Quality Lies in the Details
This is unfortunate, as there is lots of useful information under the "Measurements" heading that has real-world implications for the purchaser of that component. However, without an understanding of measurements and the significance of the results, the graphs and measurement text can become a confusing mess of alphabet soup.
I can relate: I get glassy-eyed when I read in Rider, a motorcycle touring magazine, the following technical description of a particular bike: "A liquid-cooled, 1084cc, 16-valve V-four with longitudinal crankshaft—a flying Vee—delivers its power to a cassette-type five-speed drive shaft. Each cylinder head's pair of double-overhead cams are driven off their ends by an idler gear and toothed belt, and the cams actuate shim-under-bucket tappets with 16,000-mile adjustment intervals." Say what?
To bridge this gap, Stereophile will be publishing a series of articles on how we measure products under review, and what those measurements reveal about the product's performance. The emphasis of these articles will be on how the product's technical performance affects its musical performance in your system. I'll start the series with CD-player and digital-processor measurements, which will be followed at irregular intervals by explanations of loudspeaker and amplifier measurements.
While it's true that measurements are not a reliable indication of how a product will sound, some aspects of measured performance do correlate with listening impressions. Moreover, measurements often reveal a product's idiosyncrasies that may make it unsuitable for certain applications or with some other components—I'll give examples when they appear. Finally, it's important to know which products are well-engineered and which aren't. Again, the better-measuring products won't always sound better, but a good-sounding, well-engineered component inspires more confidence than one that performs poorly on the bench. In short, some of the important information in the review could be overlooked if its relevance isn't understood.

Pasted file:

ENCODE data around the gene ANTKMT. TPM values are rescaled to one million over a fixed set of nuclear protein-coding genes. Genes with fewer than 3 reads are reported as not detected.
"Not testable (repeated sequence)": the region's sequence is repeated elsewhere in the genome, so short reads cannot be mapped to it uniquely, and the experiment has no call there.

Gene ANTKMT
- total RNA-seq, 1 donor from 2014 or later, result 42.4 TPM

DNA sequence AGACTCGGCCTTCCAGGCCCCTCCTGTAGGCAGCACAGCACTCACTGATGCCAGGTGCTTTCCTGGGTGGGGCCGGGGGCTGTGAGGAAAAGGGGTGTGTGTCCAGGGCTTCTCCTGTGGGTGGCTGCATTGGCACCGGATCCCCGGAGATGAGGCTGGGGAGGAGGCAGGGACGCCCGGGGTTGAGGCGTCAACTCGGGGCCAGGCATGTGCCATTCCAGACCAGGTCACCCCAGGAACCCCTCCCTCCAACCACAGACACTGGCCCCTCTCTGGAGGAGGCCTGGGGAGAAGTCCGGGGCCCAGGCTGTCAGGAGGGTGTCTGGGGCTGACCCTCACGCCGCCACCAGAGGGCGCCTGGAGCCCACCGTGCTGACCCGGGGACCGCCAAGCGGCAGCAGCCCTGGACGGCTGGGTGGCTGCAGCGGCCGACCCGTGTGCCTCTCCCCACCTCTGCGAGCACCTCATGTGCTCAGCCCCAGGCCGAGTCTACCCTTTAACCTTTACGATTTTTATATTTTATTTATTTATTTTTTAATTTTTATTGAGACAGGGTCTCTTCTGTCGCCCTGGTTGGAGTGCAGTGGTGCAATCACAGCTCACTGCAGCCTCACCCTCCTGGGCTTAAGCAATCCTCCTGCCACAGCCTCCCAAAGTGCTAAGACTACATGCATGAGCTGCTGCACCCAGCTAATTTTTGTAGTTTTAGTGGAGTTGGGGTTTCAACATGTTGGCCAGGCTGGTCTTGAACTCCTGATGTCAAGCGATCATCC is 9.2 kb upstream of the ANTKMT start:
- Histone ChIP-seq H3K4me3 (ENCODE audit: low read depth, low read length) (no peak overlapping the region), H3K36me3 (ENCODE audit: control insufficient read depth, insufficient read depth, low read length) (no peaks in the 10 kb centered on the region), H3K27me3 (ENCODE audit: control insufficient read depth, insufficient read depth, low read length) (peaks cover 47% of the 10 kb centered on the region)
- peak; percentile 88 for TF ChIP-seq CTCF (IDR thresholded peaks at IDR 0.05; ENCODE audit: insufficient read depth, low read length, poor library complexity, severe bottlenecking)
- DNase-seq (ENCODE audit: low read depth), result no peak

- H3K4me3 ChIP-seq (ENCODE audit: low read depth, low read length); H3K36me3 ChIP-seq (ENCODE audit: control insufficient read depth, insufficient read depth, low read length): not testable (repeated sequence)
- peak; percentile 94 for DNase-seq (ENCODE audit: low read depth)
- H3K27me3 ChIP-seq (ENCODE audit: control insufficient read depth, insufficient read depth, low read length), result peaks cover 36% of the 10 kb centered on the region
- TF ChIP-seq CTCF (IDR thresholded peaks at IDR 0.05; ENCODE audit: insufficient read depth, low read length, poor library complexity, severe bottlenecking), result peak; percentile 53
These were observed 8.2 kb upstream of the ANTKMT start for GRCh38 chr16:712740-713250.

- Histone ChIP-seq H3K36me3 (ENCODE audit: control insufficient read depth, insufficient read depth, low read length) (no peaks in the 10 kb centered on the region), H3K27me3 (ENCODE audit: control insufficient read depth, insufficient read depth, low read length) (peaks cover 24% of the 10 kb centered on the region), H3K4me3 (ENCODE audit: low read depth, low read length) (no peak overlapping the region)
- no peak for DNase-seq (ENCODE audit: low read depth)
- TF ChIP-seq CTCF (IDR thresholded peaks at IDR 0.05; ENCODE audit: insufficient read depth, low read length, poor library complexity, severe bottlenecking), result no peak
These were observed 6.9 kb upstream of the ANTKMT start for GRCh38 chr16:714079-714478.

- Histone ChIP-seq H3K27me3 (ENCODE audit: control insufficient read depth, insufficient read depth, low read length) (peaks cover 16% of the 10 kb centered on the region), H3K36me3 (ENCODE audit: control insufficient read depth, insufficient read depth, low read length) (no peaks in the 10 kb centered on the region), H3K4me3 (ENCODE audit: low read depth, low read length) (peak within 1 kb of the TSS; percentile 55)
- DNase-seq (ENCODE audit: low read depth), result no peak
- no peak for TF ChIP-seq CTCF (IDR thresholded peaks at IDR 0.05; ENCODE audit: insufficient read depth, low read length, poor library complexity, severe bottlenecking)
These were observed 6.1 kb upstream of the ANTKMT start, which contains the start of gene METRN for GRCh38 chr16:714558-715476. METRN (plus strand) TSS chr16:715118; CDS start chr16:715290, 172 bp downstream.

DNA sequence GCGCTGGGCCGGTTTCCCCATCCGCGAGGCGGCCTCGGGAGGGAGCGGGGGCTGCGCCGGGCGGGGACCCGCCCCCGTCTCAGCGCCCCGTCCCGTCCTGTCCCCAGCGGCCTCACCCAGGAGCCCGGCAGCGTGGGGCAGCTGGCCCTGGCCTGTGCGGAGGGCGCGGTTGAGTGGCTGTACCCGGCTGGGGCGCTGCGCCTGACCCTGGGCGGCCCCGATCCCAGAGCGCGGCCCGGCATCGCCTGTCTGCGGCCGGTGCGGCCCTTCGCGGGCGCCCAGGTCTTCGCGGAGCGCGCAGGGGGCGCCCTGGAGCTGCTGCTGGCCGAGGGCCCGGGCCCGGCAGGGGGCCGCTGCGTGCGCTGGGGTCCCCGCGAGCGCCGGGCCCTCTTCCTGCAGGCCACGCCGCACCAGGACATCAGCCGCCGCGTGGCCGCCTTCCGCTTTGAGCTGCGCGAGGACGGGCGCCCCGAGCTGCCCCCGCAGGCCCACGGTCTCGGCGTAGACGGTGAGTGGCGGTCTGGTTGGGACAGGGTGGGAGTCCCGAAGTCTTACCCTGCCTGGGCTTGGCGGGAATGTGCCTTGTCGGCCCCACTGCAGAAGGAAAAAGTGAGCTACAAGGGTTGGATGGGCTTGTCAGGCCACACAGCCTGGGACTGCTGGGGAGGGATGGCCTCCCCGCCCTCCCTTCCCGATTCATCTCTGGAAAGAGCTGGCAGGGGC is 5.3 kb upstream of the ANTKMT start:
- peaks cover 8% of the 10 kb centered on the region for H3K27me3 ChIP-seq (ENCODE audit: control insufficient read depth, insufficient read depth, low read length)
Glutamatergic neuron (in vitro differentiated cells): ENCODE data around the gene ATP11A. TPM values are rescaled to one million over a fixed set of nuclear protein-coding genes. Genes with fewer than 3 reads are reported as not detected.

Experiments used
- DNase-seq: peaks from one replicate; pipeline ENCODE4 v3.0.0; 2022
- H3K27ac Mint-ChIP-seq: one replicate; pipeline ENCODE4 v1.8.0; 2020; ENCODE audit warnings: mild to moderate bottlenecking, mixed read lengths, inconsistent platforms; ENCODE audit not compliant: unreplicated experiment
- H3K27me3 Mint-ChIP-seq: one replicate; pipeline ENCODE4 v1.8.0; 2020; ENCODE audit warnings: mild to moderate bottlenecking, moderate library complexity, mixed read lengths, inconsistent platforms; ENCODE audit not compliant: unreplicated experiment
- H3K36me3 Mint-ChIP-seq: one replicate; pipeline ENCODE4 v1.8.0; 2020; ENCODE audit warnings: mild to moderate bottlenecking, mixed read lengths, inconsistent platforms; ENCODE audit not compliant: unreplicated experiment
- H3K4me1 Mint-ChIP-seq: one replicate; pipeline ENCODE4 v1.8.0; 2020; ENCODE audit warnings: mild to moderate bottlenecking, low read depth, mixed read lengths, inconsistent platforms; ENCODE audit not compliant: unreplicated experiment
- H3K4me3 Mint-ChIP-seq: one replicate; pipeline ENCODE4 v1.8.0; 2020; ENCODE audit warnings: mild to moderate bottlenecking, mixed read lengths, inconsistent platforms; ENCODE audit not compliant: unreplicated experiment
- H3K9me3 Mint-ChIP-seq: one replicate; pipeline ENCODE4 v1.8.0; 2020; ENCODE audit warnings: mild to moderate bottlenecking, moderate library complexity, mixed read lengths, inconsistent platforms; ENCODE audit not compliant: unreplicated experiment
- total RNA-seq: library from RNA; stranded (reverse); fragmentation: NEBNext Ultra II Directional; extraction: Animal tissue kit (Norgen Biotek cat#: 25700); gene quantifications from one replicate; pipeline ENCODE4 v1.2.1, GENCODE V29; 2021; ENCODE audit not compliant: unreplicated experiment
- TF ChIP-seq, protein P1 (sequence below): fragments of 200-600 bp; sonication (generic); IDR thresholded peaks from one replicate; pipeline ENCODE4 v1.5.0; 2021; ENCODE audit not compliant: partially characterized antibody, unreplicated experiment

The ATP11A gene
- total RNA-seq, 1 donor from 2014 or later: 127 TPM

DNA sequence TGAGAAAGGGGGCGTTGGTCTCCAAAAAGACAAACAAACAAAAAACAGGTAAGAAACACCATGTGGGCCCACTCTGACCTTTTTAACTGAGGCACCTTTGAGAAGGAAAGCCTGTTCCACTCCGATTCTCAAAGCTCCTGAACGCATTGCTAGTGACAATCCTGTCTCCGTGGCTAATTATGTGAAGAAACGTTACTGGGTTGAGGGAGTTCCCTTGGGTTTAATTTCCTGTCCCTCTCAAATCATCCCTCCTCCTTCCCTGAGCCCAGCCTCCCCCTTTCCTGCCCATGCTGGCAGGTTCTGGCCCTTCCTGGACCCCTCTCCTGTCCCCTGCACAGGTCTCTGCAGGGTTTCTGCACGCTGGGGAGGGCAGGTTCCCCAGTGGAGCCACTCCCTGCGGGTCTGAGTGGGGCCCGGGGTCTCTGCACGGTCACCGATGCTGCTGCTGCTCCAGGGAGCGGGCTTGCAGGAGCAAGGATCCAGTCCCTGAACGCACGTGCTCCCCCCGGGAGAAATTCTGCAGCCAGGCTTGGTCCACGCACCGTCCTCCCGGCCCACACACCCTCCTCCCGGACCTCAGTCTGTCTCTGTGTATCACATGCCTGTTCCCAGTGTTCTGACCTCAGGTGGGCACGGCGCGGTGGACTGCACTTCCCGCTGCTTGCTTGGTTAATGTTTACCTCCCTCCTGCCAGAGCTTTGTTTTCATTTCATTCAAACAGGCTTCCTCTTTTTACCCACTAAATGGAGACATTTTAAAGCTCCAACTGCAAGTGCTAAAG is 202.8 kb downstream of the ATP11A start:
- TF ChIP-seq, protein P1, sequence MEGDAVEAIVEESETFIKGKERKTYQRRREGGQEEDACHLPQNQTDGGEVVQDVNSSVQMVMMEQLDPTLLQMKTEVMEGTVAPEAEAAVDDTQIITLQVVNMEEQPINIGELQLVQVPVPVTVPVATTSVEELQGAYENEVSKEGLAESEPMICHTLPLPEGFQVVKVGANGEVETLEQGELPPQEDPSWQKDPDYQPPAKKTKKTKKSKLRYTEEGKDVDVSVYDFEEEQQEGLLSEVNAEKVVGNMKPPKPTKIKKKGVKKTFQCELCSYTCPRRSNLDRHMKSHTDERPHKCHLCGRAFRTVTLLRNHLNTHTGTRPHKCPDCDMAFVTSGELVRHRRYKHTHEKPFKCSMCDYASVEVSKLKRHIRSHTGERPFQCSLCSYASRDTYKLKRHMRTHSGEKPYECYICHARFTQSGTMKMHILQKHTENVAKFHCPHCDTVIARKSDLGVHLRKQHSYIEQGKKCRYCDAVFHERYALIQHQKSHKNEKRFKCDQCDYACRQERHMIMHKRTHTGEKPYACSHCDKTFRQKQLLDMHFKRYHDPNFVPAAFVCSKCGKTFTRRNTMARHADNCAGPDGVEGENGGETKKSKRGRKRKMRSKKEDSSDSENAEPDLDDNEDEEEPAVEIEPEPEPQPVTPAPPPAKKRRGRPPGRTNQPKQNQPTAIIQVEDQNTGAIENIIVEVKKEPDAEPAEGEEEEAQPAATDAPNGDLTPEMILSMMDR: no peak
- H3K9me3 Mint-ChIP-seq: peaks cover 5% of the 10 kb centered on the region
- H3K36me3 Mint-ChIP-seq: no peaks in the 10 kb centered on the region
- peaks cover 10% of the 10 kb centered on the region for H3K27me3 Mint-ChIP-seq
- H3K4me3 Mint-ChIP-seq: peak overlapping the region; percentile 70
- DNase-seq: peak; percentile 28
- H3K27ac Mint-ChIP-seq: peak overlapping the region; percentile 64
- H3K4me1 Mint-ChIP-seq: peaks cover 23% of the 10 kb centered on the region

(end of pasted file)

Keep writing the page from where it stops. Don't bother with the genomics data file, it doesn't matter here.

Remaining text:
I'll go through each digital-processor measurement in the typical order in which it appears in a review, explain what aspect of the component's performance is being measured, and, where appropriate, outline the measurement's relevance in selecting components. Examples from Stereophile's equipment reports will be included to demonstrate poor and good performance.
Let's start with a digital processor's maximum output voltage level. (I'll use the term digital processor, although I'm also referring to CD players—the measurements are almost all the same.) The processor under test is driven by the digital code representing a full-scale or 0dBFS 1kHz sinewave. This signal can be generated by the Audio Precision System One's digital signal generator—see the sidebar—or by playing a test CD and feeding the transport's digital output into the processor. The analog output voltage of the processor or player is measured by the Audio Precision System One, and displayed on the computer screen and noted.
Knowledge of a processor's output level is useful in several ways. First, a processor with a very high output, such as any of the Theta or Kinergetics units, wouldn't be ideal for driving a preamplifier that had high voltage gain (amplification—another useful thing to know). Although it's unlikely that the processor would overload the preamplifier's input (there's another important measurement), you would end up using the preamp's volume control at the very low end of its range. Most volume controls have their greatest channel imbalance (one channel becomes louder than the other) when turned down. In addition, setting a "just right" volume is more difficult with high-output processors and high-gain line-stage preamplifiers; the volume control becomes overly sensitive. This is particularly true of preamps with detent level steps instead of a continuously variable volume control. It's also useful to have a rough idea of a processor's output level when auditioning at a dealer—very few dealers match levels.